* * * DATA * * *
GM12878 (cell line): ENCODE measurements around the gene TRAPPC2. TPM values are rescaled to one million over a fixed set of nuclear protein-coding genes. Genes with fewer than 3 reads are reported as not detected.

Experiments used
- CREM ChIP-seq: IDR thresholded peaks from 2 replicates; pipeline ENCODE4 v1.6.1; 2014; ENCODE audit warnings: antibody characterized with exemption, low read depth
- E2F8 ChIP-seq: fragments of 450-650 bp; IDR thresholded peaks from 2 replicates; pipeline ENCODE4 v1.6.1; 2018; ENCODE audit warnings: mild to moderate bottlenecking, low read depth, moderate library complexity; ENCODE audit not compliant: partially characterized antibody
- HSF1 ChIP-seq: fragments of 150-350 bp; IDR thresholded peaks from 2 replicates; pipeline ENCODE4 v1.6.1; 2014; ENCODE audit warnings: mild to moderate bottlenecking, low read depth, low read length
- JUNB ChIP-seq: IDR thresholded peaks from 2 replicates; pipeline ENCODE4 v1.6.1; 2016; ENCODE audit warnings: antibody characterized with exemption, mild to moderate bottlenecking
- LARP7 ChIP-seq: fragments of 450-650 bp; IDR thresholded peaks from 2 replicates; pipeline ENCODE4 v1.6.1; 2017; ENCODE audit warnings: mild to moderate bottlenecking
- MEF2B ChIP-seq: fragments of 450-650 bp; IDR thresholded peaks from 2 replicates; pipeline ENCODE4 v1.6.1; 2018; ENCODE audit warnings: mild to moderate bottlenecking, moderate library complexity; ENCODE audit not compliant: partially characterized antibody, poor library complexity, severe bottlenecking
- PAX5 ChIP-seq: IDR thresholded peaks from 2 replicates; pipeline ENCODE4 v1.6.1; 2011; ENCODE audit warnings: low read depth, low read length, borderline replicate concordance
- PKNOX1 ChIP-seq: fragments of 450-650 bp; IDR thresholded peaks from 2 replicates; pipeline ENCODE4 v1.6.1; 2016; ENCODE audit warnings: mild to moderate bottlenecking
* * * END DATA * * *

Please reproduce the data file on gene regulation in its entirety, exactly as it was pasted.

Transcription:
GM12878 (cell line): ENCODE measurements around the gene TRAPPC2. TPM values are rescaled to one million over a fixed set of nuclear protein-coding genes. Genes with fewer than 3 reads are reported as not detected.

Experiments used
- CREM ChIP-seq: IDR thresholded peaks from 2 replicates; pipeline ENCODE4 v1.6.1; 2014; ENCODE audit warnings: antibody characterized with exemption, low read depth
- E2F8 ChIP-seq: fragments of 450-650 bp; IDR thresholded peaks from 2 replicates; pipeline ENCODE4 v1.6.1; 2018; ENCODE audit warnings: mild to moderate bottlenecking, low read depth, moderate library complexity; ENCODE audit not compliant: partially characterized antibody
- HSF1 ChIP-seq: fragments of 150-350 bp; IDR thresholded peaks from 2 replicates; pipeline ENCODE4 v1.6.1; 2014; ENCODE audit warnings: mild to moderate bottlenecking, low read depth, low read length
- JUNB ChIP-seq: IDR thresholded peaks from 2 replicates; pipeline ENCODE4 v1.6.1; 2016; ENCODE audit warnings: antibody characterized with exemption, mild to moderate bottlenecking
- LARP7 ChIP-seq: fragments of 450-650 bp; IDR thresholded peaks from 2 replicates; pipeline ENCODE4 v1.6.1; 2017; ENCODE audit warnings: mild to moderate bottlenecking
- MEF2B ChIP-seq: fragments of 450-650 bp; IDR thresholded peaks from 2 replicates; pipeline ENCODE4 v1.6.1; 2018; ENCODE audit warnings: mild to moderate bottlenecking, moderate library complexity; ENCODE audit not compliant: partially characterized antibody, poor library complexity, severe bottlenecking
- PAX5 ChIP-seq: IDR thresholded peaks from 2 replicates; pipeline ENCODE4 v1.6.1; 2011; ENCODE audit warnings: low read depth, low read length, borderline replicate concordance
- PKNOX1 ChIP-seq: fragments of 450-650 bp; IDR thresholded peaks from 2 replicates; pipeline ENCODE4 v1.6.1; 2016; ENCODE audit warnings: mild to moderate bottlenecking